The Plastic Disclosure Project is similar to that of carbon disclosure, whereby companies, organizations and events annually report their plastic use or waste accumulation. By having metrics for measurement, it is easier to then manage the use of plastic in a more efficient manner, with our communities, and the environment, as the benefactors. Five main ways of improving plastic’s use include less waste in the supply chain, more recycling within the business operations, more recycled content in the material, new design, and the use of new materials. This project is operated by Ocean Recovery Alliance (www.plasticdisclosure.org) and supported by the World Open Water Swimming Association (www.worldopenwaterswimmingassociation.com).
ISO 20121:2012 specifies requirements for an event sustainability management system for any type of event or event-related activity, and provides guidance on conforming to those requirements. The London 2012 Olympic and Paralympic Games was the catalyst behind the development of ISO 20121, which provides the framework for identifying the potentially negative social, economic and environmental impacts of events by removing or reducing them, and capitalizing on more positive impacts through improved planning and processes.
For more information on the Plastic Disclosure Project, visit here.
Copyright © 2013 by Open Water Swimming
Open Water Swimming Magazine
Open Water Swimming MagazineThe Open Water Swimming Magazine is the monthly magazine entirely focused on open water swimming heroes and heroines of every age, ability, and background. Published by the World Open Water Swimming Association, the Open Water Swimming Magazine is a free benefit to WOWSA members.
WOWSA Member Benefits include 12 issues of the Open Water Swimming Magazine, the annual 276-page Open Water Swimming Almanac, a free listing in Sponsor My Swim, outstanding product discounts from FINIS, an entry in Openwaterpedia and more...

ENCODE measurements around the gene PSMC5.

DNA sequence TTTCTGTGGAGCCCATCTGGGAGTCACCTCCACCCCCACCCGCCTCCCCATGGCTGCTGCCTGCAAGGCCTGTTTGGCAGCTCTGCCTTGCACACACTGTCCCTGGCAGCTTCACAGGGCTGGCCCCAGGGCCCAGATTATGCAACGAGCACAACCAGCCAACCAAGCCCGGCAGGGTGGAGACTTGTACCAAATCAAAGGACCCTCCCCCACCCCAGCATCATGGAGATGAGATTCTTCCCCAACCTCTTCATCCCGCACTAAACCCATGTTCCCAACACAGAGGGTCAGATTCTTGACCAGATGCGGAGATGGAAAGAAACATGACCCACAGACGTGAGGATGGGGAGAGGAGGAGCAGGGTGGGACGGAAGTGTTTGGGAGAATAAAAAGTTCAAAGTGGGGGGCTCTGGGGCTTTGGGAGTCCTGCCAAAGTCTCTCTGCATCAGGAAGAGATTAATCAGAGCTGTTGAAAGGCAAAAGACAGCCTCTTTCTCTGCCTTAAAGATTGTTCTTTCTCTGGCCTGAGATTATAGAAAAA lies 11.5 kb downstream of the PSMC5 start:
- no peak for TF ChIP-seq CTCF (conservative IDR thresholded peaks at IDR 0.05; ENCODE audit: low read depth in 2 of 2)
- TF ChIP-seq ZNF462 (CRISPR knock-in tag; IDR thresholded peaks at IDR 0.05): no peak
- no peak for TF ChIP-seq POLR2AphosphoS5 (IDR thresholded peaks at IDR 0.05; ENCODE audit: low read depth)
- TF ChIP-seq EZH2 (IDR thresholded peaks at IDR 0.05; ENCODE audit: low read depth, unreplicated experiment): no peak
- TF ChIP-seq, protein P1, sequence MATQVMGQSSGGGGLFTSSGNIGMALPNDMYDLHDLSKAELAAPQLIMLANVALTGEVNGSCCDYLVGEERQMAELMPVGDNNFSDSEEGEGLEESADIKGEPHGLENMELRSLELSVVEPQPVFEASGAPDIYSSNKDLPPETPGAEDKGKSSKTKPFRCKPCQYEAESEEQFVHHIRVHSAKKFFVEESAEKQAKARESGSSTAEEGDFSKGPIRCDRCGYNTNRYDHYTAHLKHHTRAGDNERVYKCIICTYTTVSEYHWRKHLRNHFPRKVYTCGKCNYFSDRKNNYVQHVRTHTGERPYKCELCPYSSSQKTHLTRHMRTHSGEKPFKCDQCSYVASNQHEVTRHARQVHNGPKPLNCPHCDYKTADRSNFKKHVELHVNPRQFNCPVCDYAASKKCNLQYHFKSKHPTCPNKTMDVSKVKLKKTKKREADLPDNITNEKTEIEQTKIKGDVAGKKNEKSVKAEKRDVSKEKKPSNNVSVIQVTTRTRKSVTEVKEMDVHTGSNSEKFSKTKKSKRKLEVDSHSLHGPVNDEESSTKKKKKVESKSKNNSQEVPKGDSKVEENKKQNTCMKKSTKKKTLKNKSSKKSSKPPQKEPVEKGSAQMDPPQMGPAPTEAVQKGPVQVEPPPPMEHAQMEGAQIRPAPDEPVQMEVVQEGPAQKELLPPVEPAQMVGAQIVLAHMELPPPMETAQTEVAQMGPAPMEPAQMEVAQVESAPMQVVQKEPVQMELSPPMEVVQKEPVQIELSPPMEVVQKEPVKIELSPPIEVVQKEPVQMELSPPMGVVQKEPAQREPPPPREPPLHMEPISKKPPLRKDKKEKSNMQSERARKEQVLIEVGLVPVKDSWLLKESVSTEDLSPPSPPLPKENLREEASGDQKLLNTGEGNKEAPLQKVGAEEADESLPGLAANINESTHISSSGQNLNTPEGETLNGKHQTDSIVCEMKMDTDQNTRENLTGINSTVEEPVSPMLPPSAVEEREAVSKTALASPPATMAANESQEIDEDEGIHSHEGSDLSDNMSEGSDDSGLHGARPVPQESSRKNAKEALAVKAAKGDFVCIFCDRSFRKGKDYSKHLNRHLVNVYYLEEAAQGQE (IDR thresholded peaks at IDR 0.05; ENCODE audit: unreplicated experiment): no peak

The Other Shore
The Other Shore follows world record holder and legendary swimmer Diana Nyad as she comes out of a thirty-year retirement to re-attempt an elusive dream: swimming 103 miles non-stop from Cuba to Florida without the use of a shark cage. Her past and present collide in her obsession with a feat that nobody has ever accomplished. At the edge of The Devil’s Triangle, tropical storms, sharks, venomous jellyfish, and one of the strongest ocean currents in the world, all prove to be life-threatening realities. Timothy Wheeler’s documentary brings Diana Nyad’s extraordinary adventure to life as Diana sets out to prove that will and determination are all you need to make the unimaginable possible.
2014 Open Water Swimming Almanac
An Almanac for Open Water SwimmingAn almanac is essentially a body of knowledge which is so complete that it enables people in different fields to make predictions about the future of their respective industries.
This, for example, was the purpose of the traditional farmers almanacs. It enabled farmers to determine as accurately as possible which crops to plant for the greatest harvests in a given year.
But the farmers almanac was just one example among many.
There are, of course, many different kinds of almanacs.
In fact, there is even one for open water swimming...
Preview the Open Water Swimming Almanac:
The trends are very clear.
The tide is rising for open water swimming.